3.1.1 Melanocytic Nevus

Grading & Level of Importance: B


W. Burgdorf, Munich; A. Salam, J. McGrath, London
Revised by M. Bagot, A. De Masson, G. Dobos, Paris, J.White, V. De Marmol, Brussels




Mole, sometimes just called “nevus”.


Melanocytic naevi are very common (even ubiquitous, even in African populations) and may be present at birth. The number of melanocytic naevi increases with age until the age of around 30 years but there may be involution over time as well. A new melanocytic lesion appearing after the age of 30 years should raise clinical suspicion for malignant melanoma.


Acquired benign neoplasms of melanocytic lineage are termed melanocytic nevi (the plural of nevus). They are collections of melanocytes (naevus cells) in the epidermis, dermis or both.

Aetiology & Pathogenesis

Acquired melanocytic nevi express a high diversity of clinical appearance and histomorphology, age of onset mostly during first two decades of life, anatomic site, and genetic alterations. Melanocytes arise from the neural crest and migrate to the skin during embryogenesis. Most melanocytic naevi appear during the first two decades of life. Increased exposure to UV light in childhood seems to be a promoting factor, particularly episodes of sunburn. Melanocytic nevi tend to disappear with aging.

Signs & Symptoms

These skin-coloured or mostly pigmented macular, papular or nodular lesions are usually asymptomatic, but can occasionally be itchy or uncomfortable if irritated. They should be symmetrical, with a smooth outline, homogeneous, with a regular border, of small diameter (<6 mm) and stable over time. (see ABCDE rules/’ugly duck’ concept in the Melanoma chapter; for Atypical melanocytic nevus see chapter 9.7.).


Melanocytic nevi may occur anywhere on the body, sometimes on the oral and genital mucosa or in the sclera or retina of the eye.


Variants: junctional nevus, dermal nevus and combination of both compound nevus; blue nevus, combined nevus ( acquired plus blue nevus), Mongolian spot, congenital (hairy) nevus, halo naevus. Spindle- and epithelioid cell nevus.

Laboratory & other workups

No laboratory tests are needed.


Proliferation of melanocytes, single or in nests, epidermal (junctional nevus), dermal (dermal nevus), or at both levels (compound nevus). Melanocytic naevi with histological signs of atypia are referred to as dysplastic naevi (see separate chapter 9.7 Atypical melanocytic nevus).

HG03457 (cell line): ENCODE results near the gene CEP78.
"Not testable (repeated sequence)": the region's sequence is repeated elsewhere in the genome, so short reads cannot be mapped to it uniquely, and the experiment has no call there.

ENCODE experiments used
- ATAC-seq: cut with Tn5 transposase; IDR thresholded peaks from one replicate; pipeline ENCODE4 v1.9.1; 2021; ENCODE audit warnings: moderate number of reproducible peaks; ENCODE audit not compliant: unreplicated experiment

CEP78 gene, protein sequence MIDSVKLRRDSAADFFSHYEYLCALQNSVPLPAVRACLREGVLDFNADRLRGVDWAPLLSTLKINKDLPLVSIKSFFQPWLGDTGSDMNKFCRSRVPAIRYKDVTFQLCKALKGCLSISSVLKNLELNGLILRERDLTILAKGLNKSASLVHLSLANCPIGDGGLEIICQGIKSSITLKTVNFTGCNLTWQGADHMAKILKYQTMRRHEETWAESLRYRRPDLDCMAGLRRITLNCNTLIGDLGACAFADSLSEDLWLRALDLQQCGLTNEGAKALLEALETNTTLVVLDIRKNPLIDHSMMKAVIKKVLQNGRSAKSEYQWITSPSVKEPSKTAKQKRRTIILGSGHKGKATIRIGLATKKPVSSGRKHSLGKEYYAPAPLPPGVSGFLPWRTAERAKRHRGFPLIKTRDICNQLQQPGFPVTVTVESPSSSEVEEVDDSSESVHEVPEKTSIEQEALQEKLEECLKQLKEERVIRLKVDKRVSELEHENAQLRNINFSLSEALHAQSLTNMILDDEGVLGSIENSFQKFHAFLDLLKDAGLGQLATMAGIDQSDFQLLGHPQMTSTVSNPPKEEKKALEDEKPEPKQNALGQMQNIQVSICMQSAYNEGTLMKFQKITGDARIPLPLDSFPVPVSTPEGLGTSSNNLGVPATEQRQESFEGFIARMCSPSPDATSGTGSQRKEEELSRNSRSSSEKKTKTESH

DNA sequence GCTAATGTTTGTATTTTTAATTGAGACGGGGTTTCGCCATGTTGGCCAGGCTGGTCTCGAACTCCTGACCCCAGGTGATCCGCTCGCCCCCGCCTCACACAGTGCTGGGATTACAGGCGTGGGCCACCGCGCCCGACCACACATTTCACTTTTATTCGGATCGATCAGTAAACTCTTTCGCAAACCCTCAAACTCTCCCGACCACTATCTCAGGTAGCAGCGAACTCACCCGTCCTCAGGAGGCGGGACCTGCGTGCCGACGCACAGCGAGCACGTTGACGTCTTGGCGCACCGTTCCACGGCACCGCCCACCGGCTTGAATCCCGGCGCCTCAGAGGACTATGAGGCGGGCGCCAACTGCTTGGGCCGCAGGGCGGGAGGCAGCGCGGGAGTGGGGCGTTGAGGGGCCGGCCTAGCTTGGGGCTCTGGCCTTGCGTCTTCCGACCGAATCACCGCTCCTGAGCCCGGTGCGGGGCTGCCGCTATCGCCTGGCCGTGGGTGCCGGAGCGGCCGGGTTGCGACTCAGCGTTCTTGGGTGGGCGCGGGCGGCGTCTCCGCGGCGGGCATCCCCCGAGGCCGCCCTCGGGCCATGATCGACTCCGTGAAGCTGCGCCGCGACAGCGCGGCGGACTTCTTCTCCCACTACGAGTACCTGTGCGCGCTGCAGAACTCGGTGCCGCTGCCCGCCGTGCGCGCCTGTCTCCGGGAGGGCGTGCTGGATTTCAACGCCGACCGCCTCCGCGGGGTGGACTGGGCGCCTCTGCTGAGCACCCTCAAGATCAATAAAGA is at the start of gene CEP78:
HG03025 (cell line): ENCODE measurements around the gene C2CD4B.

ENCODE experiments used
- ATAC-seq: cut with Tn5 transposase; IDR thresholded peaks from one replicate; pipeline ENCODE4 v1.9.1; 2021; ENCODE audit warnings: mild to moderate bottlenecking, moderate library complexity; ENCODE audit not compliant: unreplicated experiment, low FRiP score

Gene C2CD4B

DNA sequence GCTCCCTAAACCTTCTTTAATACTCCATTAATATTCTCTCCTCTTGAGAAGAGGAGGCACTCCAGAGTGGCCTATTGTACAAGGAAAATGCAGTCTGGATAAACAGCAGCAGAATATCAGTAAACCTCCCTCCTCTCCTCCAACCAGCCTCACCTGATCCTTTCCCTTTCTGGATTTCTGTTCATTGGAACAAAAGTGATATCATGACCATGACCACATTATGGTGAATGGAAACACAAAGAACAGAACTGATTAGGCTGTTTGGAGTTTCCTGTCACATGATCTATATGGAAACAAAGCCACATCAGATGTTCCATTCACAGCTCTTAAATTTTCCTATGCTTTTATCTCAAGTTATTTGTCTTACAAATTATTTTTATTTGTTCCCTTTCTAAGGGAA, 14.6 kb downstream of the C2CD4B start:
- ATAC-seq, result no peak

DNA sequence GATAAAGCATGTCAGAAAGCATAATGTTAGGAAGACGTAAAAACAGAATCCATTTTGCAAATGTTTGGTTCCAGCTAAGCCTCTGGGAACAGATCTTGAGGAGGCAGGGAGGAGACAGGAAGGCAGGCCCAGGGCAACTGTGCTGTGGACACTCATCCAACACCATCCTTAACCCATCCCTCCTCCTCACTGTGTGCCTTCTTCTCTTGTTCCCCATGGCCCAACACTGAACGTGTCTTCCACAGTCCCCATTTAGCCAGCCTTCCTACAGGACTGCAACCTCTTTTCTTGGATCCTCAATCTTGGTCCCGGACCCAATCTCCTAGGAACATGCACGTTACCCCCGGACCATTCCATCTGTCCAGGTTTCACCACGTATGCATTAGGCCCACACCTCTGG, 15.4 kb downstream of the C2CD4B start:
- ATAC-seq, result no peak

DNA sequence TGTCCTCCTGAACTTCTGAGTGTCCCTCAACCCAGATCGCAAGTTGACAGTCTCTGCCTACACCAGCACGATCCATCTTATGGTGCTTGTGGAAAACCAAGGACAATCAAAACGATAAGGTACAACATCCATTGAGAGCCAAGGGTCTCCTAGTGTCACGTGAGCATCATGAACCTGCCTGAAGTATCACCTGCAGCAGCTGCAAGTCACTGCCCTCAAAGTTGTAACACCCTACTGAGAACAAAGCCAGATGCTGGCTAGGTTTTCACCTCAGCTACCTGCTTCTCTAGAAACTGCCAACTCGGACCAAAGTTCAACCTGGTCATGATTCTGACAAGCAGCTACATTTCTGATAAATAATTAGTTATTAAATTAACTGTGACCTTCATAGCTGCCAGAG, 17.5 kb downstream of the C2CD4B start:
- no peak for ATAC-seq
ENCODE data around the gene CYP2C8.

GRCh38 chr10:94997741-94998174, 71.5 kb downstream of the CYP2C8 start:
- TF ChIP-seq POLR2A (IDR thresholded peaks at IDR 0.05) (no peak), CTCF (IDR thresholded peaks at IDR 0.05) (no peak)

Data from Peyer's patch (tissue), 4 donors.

Progression towards atypical melanocytic nevi possible, for melanoma is exceptional (except in cases of giant congenital nevus, see chapter 3.1.6 Congenital Melanocytic Nevus), but patients with more than 100 nevi are at higher risk of developing a melanoma. Multiple enlarged acquired nevi have increased melanoma risk.


The number of melanocytic naevi (>50), along with skin type and history (severe sunburns in childhood) are the most important risk factors for melanoma. Irritated or excoriated naevi are sometimes mistaken for cancer.


ABCDE rules/’ugly duck’/’mole out of context’ concept may help distinguish benign from malignant lesions. Clinical features, dermatoscopy (where images are magnified x10), histology. 

Differential diagnosis

Other pigmented, usually acquired skin lesions including seborrheic keratosis, pigmented basal cell carcinoma; less often dermatofibroma, haemangioma. Different subtypes of early melanomas.

Prevention & Therapy

Abstention, excision if there is esthetic discomfort, irritated nevi by trauma or localization or in case of atypical nevi or suspicious melanoma.

Excision if there is an  irritated nevus by trauma or localization with constant irritation. Usually observation/ abstention (using the ABCDE rules to guide decision) if there is diagnostic doubt or functional problems. Digital images in the clinical record may be helpful to facilitate accurate long-term follow-up. Visible change in the digital record within three months of follow-up is an absolute indication for excision.

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